What interests me about this announcement is not that they may be seeking to legally terminate their relationship after only 29 days – their celebrity marriage would not even be the shortest. I was struck by the comment from Brittney Griner who allegedly stated, “”Last Wednesday, Glory and I agreed to either legally separate, get divorced, or annul our marriage,”  There is a difference between each of these.

First off, as I stated in a prior post, legal separation exists in some jurisdictions. It is a requirement for a party to obtain some relief from the court, spousal support for example. It is not a requirement in Pennsylvania.

With an annulment, the Court is making a determination that the marriage never occurred for legal reasons. When one is seeking  an annulment under Pennsylvania law, the first issue is whether the marriage is void or voidable.

A void marriage is one that cannot be recognized by the law for public policy reasons.  Under Pennsylvania law, a marriage is void under any of the following circumstances:

  • Either person was still married to someone else at the time of this marriage, i.e. bigamy.
  • The parties are related within certain “degrees of consanguinity” meaning their are close blood relatives. The law specifies which relations are too close (like aunt/nephew) and which are not (second cousin twice removed), for example.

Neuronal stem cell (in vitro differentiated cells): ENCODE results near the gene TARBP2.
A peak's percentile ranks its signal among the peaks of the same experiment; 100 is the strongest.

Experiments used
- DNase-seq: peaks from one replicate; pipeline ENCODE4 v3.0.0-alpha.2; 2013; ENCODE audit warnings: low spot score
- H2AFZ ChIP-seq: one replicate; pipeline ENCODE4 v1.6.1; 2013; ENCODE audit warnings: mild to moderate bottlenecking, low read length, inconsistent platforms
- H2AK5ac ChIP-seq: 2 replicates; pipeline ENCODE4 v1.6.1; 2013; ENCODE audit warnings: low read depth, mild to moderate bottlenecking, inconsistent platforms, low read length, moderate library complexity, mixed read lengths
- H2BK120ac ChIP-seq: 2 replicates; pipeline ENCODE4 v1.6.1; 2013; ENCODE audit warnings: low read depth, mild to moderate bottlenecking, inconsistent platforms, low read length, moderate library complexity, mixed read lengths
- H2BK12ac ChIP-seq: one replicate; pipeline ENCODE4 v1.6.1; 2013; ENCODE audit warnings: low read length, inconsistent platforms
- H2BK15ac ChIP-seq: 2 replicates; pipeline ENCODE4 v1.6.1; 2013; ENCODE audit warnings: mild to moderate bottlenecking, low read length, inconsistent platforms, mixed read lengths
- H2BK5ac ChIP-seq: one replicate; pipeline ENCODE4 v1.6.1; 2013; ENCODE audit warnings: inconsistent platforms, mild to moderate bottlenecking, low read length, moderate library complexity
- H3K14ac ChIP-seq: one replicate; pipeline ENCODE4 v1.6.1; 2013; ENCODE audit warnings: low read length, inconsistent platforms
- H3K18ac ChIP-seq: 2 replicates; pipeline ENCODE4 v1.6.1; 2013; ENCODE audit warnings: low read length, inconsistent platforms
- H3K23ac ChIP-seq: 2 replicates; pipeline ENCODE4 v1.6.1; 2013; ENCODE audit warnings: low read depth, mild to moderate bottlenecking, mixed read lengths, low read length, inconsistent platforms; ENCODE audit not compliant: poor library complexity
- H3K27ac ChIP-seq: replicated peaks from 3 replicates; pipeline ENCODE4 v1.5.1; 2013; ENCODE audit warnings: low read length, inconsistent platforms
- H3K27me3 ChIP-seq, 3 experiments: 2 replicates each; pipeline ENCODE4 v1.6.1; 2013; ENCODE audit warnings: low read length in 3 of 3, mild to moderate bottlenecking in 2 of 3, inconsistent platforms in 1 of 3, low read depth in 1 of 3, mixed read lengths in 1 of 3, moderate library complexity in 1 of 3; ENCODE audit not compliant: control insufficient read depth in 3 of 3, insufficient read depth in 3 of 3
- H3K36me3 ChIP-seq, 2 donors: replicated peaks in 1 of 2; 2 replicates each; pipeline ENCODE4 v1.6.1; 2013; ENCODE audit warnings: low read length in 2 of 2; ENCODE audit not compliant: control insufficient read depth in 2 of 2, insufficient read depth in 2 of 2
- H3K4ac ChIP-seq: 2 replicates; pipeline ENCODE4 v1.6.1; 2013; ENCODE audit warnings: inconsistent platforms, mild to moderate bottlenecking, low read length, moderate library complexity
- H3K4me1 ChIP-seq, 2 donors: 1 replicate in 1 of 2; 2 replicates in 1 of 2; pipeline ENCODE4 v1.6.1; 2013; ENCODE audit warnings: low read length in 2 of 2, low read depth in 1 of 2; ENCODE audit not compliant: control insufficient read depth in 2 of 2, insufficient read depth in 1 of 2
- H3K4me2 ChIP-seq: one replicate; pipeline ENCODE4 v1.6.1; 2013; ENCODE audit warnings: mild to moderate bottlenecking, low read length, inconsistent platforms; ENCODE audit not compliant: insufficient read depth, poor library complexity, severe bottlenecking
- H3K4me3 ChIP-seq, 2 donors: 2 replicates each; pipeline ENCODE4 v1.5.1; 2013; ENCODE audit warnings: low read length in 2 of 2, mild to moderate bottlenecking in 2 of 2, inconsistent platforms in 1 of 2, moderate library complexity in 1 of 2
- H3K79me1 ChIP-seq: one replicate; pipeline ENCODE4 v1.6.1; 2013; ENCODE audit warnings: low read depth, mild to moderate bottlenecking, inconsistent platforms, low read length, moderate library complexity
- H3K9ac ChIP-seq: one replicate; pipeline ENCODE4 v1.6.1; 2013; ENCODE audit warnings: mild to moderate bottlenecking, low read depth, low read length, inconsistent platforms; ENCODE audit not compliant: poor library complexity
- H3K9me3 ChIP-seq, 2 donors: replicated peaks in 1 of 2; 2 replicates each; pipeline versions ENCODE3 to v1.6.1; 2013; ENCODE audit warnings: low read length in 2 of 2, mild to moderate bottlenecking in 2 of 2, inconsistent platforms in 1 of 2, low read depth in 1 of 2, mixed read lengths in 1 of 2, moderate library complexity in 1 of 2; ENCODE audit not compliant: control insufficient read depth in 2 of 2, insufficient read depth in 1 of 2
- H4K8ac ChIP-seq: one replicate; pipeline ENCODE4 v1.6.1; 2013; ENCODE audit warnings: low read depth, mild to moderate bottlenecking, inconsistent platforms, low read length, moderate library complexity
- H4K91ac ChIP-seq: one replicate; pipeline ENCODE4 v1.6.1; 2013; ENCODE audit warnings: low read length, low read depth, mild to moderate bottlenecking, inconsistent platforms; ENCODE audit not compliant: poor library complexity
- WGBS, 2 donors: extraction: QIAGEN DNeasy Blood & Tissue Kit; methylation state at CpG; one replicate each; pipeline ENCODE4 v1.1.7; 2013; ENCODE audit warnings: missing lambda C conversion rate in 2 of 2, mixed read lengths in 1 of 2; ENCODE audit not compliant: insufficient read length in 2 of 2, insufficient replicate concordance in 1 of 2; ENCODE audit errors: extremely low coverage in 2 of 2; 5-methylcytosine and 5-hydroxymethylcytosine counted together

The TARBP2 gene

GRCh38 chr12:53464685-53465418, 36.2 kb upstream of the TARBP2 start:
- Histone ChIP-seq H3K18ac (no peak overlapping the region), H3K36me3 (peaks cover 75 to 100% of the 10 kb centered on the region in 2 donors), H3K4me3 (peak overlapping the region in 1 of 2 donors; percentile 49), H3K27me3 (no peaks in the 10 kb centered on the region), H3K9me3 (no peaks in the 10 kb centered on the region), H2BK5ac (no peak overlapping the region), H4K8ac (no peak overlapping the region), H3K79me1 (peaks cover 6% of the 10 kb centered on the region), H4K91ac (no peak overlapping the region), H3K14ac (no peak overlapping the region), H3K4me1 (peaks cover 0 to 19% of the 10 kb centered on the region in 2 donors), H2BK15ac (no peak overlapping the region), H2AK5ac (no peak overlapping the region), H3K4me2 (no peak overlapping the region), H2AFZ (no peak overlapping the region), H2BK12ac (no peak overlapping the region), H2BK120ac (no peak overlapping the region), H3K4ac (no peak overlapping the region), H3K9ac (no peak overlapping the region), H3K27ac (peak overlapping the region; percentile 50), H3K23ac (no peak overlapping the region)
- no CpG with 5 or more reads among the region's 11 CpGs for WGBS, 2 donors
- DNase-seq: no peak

• Either party was incapable of consenting by reason of insanity or serious mental disorder, lacked legal capacity to consent, or did not intend to consent to the marriage.
  • Where either party to a purported common-law marriage was under 18 years of age.

For some of these situations, it is possible for the impediment to the marriage to disappear. In such case, if the parties continue to live together after the impediment is gone, then the parties are considered married, For example, Mary married Peter many years ago; however, they have been separated for the last several years. Peter filed for divorce and Mary thought that the divorce decree had been entered when she married John.  It turns out that the divorce between Mary and Peter was not signed by the Judge until 6 months after Mary married John. On the day after that divorce decree was entered, if Mary and John were still living together, they are considered legally married.

A voidable marriage is one which can be declared invalid by the Court, but only if one of the parties challenges the validity of the marriage. By statute, the grounds for annulment of a voidable marriages under Pennsylvania law are as follows:

  • Where either party was under the age of 16 years at the time of marriage (unless the marriage was expressly authorized by the court)
  • Where either party was 16 or 17 years of age but lacked the consent of parent or guardian or express authorization of the court; this basis for an annulment has two additional requirements: the marriage has to be ratified by the parties upon reaching age 18 and the action for annulment has to be commenced within 60 days of the marriage ceremony.
  • Where either party was under the influence of alcohol or drugs and an action for annulment is commenced within 60 days after the marriage ceremony.
  • Where either party was at the time of the marriage and still is naturally and incurably impotent unless the condition was known to the other party prior to the marriage.
  • Where one party was induced to enter into the marriage due to fraud, duress, coercion or force attributable to the other party and there has been no subsequent voluntary cohabitation after knowledge of the fraud or release from the effects of fraud, duress, coercion or force.

Notice there is nothing in the Pennsylvania statute that talks about a failure to consummate a marriage.